Mauritania, formally the Islamic Republic of Mauritania, is a nation in western North Africa’s Maghreb area. It is Africa’s eleventh biggest nation, bordering to the west by the Atlantic Ocean, to the north by Morocco and the remains of Western Sahara, to the northeast by Algeria, to the east and southeast by Mali, and to the southwest by Senegal.
The country takes its name from the ancient Berber Kingdom of Mauretania, which flourished in the far north of modern-day Morocco from the third to the seventh centuries BC. Because the Sahara covers around 90% of Mauritania’s area, the population is concentrated towards the south, where precipitation is slightly greater. Nouakchott, the capital and largest city, is located on the Atlantic coast and is home to roughly one-third of the country’s 3.5 million inhabitants. On August 6, 2008, the government was deposed in a military coup led by then-General Mohamed Ould Abdel Aziz. Aziz resigned from the military on April 16, 2009, in order to compete for president in the July 19 elections, which he won.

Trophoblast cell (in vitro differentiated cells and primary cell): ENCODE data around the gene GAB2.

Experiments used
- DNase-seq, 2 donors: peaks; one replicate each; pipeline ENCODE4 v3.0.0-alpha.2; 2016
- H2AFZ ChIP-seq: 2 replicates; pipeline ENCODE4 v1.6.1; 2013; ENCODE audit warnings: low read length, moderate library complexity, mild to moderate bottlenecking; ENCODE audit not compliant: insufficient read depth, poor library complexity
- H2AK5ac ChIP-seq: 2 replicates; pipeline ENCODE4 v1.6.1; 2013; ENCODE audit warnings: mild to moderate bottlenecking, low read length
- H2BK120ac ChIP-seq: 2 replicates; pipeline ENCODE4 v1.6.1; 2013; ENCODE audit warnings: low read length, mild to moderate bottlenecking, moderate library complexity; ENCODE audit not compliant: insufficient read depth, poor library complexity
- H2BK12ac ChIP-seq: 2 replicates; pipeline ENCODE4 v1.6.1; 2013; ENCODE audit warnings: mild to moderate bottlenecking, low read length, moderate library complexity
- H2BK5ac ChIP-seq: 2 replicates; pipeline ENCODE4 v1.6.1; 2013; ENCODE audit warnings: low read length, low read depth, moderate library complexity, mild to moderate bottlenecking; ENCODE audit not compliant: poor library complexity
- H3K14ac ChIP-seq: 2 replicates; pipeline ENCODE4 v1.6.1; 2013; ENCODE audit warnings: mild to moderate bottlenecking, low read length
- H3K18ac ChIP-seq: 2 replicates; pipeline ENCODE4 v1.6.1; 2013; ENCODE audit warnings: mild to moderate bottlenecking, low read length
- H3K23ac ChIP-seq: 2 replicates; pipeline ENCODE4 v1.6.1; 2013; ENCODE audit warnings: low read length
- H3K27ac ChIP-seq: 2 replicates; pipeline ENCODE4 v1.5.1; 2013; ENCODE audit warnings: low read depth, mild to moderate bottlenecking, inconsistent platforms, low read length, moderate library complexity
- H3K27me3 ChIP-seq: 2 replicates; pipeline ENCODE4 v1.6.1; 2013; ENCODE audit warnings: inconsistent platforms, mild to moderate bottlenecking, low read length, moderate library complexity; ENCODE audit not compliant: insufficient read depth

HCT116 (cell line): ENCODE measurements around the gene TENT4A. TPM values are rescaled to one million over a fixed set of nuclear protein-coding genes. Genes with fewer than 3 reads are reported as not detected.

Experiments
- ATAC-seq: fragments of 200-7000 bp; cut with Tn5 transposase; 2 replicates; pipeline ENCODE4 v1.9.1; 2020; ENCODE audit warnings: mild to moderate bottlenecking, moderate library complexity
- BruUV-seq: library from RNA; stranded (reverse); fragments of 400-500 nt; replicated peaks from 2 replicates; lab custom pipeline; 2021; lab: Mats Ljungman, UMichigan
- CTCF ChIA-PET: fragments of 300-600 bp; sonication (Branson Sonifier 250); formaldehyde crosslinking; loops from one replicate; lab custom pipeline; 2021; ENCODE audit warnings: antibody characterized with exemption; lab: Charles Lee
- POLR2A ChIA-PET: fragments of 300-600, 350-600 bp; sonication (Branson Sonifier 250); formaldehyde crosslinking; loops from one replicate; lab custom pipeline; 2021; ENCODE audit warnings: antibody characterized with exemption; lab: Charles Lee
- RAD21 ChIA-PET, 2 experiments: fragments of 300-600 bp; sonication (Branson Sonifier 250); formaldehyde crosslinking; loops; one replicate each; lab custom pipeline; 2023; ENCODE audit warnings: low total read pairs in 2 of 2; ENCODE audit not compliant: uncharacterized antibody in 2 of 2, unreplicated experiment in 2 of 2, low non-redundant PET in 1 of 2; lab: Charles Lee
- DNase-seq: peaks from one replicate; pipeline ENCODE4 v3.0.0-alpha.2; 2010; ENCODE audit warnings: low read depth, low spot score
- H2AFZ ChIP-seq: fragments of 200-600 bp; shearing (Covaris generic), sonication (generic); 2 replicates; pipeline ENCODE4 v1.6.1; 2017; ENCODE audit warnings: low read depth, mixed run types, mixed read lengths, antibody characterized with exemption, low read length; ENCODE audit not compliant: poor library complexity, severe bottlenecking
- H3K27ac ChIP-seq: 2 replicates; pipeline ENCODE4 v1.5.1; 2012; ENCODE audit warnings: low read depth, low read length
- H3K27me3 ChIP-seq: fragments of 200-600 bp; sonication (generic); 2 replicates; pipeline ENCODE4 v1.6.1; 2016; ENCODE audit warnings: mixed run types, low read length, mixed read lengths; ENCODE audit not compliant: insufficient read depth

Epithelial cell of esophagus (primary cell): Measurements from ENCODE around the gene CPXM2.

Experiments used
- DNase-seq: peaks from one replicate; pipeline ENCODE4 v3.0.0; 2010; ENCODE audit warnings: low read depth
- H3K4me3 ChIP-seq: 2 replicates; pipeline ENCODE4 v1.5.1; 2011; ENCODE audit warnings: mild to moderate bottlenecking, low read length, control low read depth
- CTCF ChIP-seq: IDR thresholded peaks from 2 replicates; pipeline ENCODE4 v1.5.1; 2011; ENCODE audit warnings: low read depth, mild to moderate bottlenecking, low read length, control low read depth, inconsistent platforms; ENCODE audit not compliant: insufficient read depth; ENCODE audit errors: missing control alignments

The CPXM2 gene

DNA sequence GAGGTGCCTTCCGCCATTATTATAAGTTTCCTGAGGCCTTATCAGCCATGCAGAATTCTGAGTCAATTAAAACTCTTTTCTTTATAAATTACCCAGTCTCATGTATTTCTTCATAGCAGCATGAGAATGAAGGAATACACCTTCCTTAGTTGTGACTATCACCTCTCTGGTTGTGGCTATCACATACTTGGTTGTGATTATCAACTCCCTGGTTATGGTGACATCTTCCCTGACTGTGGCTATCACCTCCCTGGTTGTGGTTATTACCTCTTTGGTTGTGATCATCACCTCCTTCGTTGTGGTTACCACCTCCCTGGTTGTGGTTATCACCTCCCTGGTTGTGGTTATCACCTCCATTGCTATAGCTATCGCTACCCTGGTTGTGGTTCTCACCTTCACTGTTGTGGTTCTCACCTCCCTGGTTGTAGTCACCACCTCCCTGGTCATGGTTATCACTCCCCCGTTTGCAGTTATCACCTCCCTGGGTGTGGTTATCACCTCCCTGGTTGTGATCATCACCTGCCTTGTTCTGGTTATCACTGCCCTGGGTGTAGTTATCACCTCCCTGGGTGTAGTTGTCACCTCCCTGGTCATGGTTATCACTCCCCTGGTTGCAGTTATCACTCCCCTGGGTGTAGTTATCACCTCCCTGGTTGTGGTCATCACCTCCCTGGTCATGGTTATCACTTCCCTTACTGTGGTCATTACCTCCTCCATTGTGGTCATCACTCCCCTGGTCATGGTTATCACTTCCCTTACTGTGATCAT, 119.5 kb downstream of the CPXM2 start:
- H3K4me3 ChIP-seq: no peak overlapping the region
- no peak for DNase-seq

Approximately 20% of Mauritanians live on less than US$1.25 per day. Mauritania suffers from a number of human rights violations, including slavery, which enslaves an estimated 4% (155,600 individuals) of the country’s population against their will, primarily political opponents.